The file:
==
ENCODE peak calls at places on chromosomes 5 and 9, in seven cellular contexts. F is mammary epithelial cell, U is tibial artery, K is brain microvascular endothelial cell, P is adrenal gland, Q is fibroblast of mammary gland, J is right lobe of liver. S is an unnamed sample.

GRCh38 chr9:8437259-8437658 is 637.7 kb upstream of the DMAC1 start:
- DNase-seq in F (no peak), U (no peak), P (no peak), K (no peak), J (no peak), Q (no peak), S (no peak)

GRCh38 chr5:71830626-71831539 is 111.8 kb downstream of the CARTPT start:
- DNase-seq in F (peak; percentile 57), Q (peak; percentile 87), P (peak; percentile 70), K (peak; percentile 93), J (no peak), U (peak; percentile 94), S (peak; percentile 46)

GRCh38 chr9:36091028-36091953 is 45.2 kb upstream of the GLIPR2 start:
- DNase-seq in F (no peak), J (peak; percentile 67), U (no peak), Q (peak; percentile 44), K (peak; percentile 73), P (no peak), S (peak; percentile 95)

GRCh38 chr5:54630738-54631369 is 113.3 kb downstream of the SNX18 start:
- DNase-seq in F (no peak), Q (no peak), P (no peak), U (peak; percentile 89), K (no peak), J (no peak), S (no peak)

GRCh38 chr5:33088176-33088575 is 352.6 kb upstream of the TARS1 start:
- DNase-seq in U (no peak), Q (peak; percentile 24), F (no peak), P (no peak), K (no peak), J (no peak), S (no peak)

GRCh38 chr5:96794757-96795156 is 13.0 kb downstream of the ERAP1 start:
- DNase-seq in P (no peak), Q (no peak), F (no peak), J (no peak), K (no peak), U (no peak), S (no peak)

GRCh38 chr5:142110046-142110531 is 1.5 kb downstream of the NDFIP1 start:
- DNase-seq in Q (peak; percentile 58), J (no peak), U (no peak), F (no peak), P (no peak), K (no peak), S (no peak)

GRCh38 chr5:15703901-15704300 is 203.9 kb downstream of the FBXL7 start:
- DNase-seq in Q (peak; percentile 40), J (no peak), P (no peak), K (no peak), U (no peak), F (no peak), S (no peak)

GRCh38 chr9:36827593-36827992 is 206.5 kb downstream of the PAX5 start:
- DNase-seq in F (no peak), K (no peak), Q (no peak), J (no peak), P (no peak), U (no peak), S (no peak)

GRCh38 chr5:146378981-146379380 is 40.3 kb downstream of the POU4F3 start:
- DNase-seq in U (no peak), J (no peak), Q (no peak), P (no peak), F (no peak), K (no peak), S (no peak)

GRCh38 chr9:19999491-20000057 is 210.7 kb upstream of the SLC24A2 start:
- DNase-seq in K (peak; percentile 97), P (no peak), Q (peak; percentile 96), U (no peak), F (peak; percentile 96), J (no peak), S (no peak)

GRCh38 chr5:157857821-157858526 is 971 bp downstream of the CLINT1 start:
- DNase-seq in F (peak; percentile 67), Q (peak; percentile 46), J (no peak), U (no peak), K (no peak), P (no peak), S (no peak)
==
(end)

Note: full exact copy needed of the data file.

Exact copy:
ENCODE peak calls at places on chromosomes 5 and 9, in seven cellular contexts. F is mammary epithelial cell, U is tibial artery, K is brain microvascular endothelial cell, P is adrenal gland, Q is fibroblast of mammary gland, J is right lobe of liver. S is an unnamed sample.

GRCh38 chr9:8437259-8437658 is 637.7 kb upstream of the DMAC1 start:
- DNase-seq in F (no peak), U (no peak), P (no peak), K (no peak), J (no peak), Q (no peak), S (no peak)

GRCh38 chr5:71830626-71831539 is 111.8 kb downstream of the CARTPT start:
- DNase-seq in F (peak; percentile 57), Q (peak; percentile 87), P (peak; percentile 70), K (peak; percentile 93), J (no peak), U (peak; percentile 94), S (peak; percentile 46)

GRCh38 chr9:36091028-36091953 is 45.2 kb upstream of the GLIPR2 start:
- DNase-seq in F (no peak), J (peak; percentile 67), U (no peak), Q (peak; percentile 44), K (peak; percentile 73), P (no peak), S (peak; percentile 95)

GRCh38 chr5:54630738-54631369 is 113.3 kb downstream of the SNX18 start:
- DNase-seq in F (no peak), Q (no peak), P (no peak), U (peak; percentile 89), K (no peak), J (no peak), S (no peak)

GRCh38 chr5:33088176-33088575 is 352.6 kb upstream of the TARS1 start:
- DNase-seq in U (no peak), Q (peak; percentile 24), F (no peak), P (no peak), K (no peak), J (no peak), S (no peak)

GRCh38 chr5:96794757-96795156 is 13.0 kb downstream of the ERAP1 start:
- DNase-seq in P (no peak), Q (no peak), F (no peak), J (no peak), K (no peak), U (no peak), S (no peak)

GRCh38 chr5:142110046-142110531 is 1.5 kb downstream of the NDFIP1 start:
- DNase-seq in Q (peak; percentile 58), J (no peak), U (no peak), F (no peak), P (no peak), K (no peak), S (no peak)

GRCh38 chr5:15703901-15704300 is 203.9 kb downstream of the FBXL7 start:
- DNase-seq in Q (peak; percentile 40), J (no peak), P (no peak), K (no peak), U (no peak), F (no peak), S (no peak)

GRCh38 chr9:36827593-36827992 is 206.5 kb downstream of the PAX5 start:
- DNase-seq in F (no peak), K (no peak), Q (no peak), J (no peak), P (no peak), U (no peak), S (no peak)

GRCh38 chr5:146378981-146379380 is 40.3 kb downstream of the POU4F3 start:
- DNase-seq in U (no peak), J (no peak), Q (no peak), P (no peak), F (no peak), K (no peak), S (no peak)

GRCh38 chr9:19999491-20000057 is 210.7 kb upstream of the SLC24A2 start:
- DNase-seq in K (peak; percentile 97), P (no peak), Q (peak; percentile 96), U (no peak), F (peak; percentile 96), J (no peak), S (no peak)

GRCh38 chr5:157857821-157858526 is 971 bp downstream of the CLINT1 start:
- DNase-seq in F (peak; percentile 67), Q (peak; percentile 46), J (no peak), U (no peak), K (no peak), P (no peak), S (no peak)